Views

Views

September 30, 2016
A new report from the Council of Economic Advisers details how the Obama administration's higher ed policies over the last seven years have begun to pay off, write Sandra Black and Jason Furman.
September 30, 2016
A major criticism from students who have dropped out of graduate school is the lack of support they received from their professors, write Melissa A. Brevetti and Dana Ford.

Views Columnists

Blogs

September 29, 2016
Others are planning on the university of the future, and most aren't going to like it.
September 29, 2016
Cognitive dissonance made me do it. If you want social justice, why do you let your research be locked up for profit?
September 29, 2016
Rochester, a reference, the reason for scholarships.

Archive

June 3, 2008
Many years ago, I was at a New York Philharmonic concert with my husband. Isaac Stern was performing, and given his age, I was thrilled to be in the audience. I had a similar reaction each time I watched Leonard Bernstein conduct in his later years. I thought each performance might be his last. In the middle of the second movement of the first piece, Stern, seated next to the conductor, just stopped playing. Literally. A hush fell over the auditorium. The orchestra’s sound petered out – instrument by instrument. The audience had that “what just happened?” look.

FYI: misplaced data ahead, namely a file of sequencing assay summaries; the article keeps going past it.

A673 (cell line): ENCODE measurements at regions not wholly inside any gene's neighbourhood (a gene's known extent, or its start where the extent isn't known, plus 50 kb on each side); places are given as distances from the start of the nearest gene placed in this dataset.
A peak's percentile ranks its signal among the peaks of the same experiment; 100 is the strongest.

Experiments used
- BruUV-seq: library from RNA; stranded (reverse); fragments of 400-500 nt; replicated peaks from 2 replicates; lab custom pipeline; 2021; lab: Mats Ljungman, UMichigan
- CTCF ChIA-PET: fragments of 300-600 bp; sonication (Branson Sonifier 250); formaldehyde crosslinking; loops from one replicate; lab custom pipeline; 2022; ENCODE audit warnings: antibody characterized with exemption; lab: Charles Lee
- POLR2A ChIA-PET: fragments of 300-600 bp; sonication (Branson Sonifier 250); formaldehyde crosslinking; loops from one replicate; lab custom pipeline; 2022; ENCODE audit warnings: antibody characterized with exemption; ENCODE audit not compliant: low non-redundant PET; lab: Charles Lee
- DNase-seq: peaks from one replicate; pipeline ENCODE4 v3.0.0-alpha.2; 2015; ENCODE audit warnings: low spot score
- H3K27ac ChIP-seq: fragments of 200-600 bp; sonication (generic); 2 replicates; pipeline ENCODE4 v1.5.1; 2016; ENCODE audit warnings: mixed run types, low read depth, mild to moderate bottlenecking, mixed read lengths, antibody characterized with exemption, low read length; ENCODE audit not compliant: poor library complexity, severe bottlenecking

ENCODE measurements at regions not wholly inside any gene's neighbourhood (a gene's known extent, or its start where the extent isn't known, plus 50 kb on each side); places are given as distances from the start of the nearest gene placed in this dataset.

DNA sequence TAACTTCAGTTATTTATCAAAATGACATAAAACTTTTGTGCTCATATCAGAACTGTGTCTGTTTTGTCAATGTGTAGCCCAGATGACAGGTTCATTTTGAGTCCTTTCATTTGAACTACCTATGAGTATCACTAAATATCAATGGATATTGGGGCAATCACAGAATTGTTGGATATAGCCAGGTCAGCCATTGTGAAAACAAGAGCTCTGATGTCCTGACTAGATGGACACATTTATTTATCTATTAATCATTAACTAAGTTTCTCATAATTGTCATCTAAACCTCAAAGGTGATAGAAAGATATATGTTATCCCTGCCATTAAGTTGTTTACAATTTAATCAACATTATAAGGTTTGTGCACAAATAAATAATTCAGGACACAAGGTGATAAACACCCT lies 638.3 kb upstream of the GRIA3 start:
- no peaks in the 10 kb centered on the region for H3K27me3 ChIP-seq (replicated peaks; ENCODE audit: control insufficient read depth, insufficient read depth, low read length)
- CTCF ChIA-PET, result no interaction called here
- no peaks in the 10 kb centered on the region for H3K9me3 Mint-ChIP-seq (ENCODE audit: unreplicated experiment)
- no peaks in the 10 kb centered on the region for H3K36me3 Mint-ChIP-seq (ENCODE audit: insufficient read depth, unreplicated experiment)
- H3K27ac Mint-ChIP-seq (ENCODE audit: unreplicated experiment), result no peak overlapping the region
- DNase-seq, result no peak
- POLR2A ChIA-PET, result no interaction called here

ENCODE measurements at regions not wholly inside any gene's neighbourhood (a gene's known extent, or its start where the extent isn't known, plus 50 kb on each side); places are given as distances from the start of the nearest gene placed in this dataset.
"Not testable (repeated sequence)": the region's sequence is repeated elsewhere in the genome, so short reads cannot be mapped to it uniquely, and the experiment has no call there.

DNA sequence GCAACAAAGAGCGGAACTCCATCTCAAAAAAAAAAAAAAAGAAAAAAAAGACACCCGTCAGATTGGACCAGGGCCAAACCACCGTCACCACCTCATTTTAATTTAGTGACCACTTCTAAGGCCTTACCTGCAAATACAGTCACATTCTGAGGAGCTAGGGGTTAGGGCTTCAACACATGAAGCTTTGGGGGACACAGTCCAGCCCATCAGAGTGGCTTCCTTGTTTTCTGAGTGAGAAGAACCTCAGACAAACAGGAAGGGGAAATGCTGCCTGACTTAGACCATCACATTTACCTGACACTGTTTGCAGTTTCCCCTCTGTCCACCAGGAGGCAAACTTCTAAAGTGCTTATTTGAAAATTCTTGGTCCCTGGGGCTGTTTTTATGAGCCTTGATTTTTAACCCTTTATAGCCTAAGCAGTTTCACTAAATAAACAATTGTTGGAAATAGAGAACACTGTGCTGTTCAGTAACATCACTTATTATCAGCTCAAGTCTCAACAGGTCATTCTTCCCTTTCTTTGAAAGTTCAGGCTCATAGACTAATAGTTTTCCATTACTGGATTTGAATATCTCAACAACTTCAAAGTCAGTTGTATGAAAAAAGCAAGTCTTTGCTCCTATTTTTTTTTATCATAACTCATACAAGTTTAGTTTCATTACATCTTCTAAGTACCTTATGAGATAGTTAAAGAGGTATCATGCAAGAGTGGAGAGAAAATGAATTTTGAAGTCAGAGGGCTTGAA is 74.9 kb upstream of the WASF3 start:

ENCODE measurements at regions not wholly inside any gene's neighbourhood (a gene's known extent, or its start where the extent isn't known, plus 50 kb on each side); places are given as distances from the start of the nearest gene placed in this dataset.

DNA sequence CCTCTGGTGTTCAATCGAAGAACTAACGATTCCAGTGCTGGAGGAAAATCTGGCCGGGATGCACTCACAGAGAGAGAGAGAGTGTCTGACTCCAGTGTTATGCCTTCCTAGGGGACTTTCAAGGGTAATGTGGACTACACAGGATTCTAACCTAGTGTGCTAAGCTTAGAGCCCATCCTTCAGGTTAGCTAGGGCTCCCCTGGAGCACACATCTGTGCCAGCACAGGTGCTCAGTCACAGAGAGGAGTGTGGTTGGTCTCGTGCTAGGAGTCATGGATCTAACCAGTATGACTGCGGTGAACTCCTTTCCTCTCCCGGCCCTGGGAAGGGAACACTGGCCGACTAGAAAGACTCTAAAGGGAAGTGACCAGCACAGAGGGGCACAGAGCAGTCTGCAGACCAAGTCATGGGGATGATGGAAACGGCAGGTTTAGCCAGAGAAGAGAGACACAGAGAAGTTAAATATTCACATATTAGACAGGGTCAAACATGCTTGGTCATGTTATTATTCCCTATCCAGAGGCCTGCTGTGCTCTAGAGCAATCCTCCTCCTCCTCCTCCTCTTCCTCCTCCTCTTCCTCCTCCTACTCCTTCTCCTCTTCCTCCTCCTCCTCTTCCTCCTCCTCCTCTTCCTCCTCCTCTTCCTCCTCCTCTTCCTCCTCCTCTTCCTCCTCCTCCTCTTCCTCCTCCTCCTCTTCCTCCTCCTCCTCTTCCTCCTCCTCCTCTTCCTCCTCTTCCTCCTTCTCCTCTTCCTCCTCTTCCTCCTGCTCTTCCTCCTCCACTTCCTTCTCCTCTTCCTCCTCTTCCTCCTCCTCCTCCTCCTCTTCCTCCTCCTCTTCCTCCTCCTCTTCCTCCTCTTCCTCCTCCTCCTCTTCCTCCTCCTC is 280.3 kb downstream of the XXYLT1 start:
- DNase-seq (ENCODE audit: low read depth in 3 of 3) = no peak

June 2, 2008
Robert Brooker sympathizes with his students' complaints about the books' costs, but argues that their value is worth it.
May 30, 2008
Alexander Maxwell argues that eliminating a German department may be an entirely appropriate decision for a university to make.
May 29, 2008
A recent loss reminds Rob Weir of the importance of looking for ideas in unorthodox places.
May 28, 2008
Last week, Intellectual Affairs gave the recent cable TV miniseries “Sex: The Revolution” a nod of recognition, however qualified, for its possible educational value. The idea that sex has a history is not, as such, self-evident. The series covers the changes in attitudes and norms between roughly 1950 and 1990 through interviews and archival footage. Most of this flies past at a breakneck speed, alas. The past becomes a hostage of the audience’s presumably diminished attention span.

Pages

Back to Top